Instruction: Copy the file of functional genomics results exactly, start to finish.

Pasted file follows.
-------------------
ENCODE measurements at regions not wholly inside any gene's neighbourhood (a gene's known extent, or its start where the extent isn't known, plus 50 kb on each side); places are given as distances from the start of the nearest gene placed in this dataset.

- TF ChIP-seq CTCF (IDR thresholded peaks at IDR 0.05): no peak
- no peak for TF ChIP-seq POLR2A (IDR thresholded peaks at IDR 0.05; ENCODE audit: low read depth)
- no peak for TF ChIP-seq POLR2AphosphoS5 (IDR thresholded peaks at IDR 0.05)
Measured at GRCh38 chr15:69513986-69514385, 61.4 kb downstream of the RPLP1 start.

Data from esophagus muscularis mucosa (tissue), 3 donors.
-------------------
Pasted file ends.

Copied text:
ENCODE measurements at regions not wholly inside any gene's neighbourhood (a gene's known extent, or its start where the extent isn't known, plus 50 kb on each side); places are given as distances from the start of the nearest gene placed in this dataset.

- TF ChIP-seq CTCF (IDR thresholded peaks at IDR 0.05): no peak
- no peak for TF ChIP-seq POLR2A (IDR thresholded peaks at IDR 0.05; ENCODE audit: low read depth)
- no peak for TF ChIP-seq POLR2AphosphoS5 (IDR thresholded peaks at IDR 0.05)
Measured at GRCh38 chr15:69513986-69514385, 61.4 kb downstream of the RPLP1 start.

Data from esophagus muscularis mucosa (tissue), 3 donors.